Dairy farmers have struggled through years of milk prices far below their production costs while distributors, retailers, and cooperatives have profited. According to Arden Tewksbury, Progressive Agriculture Organization Manager, dairy farmers were underpaid $48 billion between 2015 and 2018, shortchanging their rural communities by $192 billion. Despite thousands of farmers selling their farms and even committing suicide as a last resort, farmer pleas to Congress for justice have been ignored. Instead, they have been advised to purchase insurance policies, such as the Dairy Margin Coverage (DMC), which neither guarantee prices covering the farmers’ true costs of production nor address the corporate consolidation prevalent throughout our food system.

California Dairy Campaign Executive Director Lynne McBride worries that programs like DMC will lead to increased milk production, lower milk prices, and lower net farm income. She said, “The best way to restore profitability for dairy farmers is for Congress to pass a three-legged milk stool plan that includes fair milk prices, farmer-led milk production growth management, and smart dairy trade policy.”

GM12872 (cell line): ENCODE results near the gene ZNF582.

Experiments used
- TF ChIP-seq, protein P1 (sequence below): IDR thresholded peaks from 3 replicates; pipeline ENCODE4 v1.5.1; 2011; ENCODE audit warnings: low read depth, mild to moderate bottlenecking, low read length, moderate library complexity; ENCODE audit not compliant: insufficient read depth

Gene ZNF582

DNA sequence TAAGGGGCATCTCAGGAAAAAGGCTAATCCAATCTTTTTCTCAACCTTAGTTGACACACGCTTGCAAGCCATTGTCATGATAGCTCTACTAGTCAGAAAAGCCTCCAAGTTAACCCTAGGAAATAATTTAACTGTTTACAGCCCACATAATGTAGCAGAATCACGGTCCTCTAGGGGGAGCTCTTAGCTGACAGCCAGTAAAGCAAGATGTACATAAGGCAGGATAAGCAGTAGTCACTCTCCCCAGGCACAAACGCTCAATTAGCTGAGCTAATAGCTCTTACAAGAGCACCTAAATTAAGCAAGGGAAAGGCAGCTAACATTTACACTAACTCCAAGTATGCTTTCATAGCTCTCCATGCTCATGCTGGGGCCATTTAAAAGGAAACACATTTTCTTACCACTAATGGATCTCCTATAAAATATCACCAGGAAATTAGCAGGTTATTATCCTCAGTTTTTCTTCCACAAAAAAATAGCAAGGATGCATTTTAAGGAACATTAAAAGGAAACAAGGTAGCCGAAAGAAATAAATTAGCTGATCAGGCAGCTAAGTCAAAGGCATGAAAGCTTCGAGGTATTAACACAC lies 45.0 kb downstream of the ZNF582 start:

In addition to low prices, farmers and ranchers have faced extreme flooding, late planting, and the president’s tariff wars in the past year, making it one of the most volatile in recent history. Farmers in all sectors have received prices below costs of production for decades, but dairy producers are among the most vulnerable. Milk’s unique perishability and the vertical integration of the largest cooperatives, some of which drop farmers from their hauling routes with little notice, exacerbate long-standing problems in US food and farm policy. In February 2010, NFFC’s dairy committee brought this to then-USDA Secretary Vilsack and supported Senate Bill 1645, which would have required farmers’ costs of production to be factored into prices paid for their milk.